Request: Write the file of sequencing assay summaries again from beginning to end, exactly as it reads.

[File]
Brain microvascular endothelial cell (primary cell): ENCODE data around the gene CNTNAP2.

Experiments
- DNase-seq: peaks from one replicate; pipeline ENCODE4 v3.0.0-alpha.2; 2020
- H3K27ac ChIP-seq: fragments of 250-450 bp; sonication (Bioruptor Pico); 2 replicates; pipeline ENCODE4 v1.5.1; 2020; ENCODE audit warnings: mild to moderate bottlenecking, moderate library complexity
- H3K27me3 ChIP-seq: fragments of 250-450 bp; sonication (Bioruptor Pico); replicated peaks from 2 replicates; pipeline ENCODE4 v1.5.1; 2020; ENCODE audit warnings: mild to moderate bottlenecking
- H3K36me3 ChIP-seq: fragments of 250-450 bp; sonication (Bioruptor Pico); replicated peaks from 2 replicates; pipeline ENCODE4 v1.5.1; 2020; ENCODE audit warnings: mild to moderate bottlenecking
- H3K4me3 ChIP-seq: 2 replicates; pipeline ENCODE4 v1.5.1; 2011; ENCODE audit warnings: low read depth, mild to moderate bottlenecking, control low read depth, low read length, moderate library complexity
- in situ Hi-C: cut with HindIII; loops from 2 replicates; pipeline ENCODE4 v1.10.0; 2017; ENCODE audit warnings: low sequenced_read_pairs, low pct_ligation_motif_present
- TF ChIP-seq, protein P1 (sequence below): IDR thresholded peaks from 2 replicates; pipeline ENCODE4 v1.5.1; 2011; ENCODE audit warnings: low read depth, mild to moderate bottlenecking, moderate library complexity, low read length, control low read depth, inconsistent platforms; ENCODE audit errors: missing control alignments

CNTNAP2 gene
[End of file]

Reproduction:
Brain microvascular endothelial cell (primary cell): ENCODE data around the gene CNTNAP2.

Experiments
- DNase-seq: peaks from one replicate; pipeline ENCODE4 v3.0.0-alpha.2; 2020
- H3K27ac ChIP-seq: fragments of 250-450 bp; sonication (Bioruptor Pico); 2 replicates; pipeline ENCODE4 v1.5.1; 2020; ENCODE audit warnings: mild to moderate bottlenecking, moderate library complexity
- H3K27me3 ChIP-seq: fragments of 250-450 bp; sonication (Bioruptor Pico); replicated peaks from 2 replicates; pipeline ENCODE4 v1.5.1; 2020; ENCODE audit warnings: mild to moderate bottlenecking
- H3K36me3 ChIP-seq: fragments of 250-450 bp; sonication (Bioruptor Pico); replicated peaks from 2 replicates; pipeline ENCODE4 v1.5.1; 2020; ENCODE audit warnings: mild to moderate bottlenecking
- H3K4me3 ChIP-seq: 2 replicates; pipeline ENCODE4 v1.5.1; 2011; ENCODE audit warnings: low read depth, mild to moderate bottlenecking, control low read depth, low read length, moderate library complexity
- in situ Hi-C: cut with HindIII; loops from 2 replicates; pipeline ENCODE4 v1.10.0; 2017; ENCODE audit warnings: low sequenced_read_pairs, low pct_ligation_motif_present
- TF ChIP-seq, protein P1 (sequence below): IDR thresholded peaks from 2 replicates; pipeline ENCODE4 v1.5.1; 2011; ENCODE audit warnings: low read depth, mild to moderate bottlenecking, moderate library complexity, low read length, control low read depth, inconsistent platforms; ENCODE audit errors: missing control alignments

CNTNAP2 gene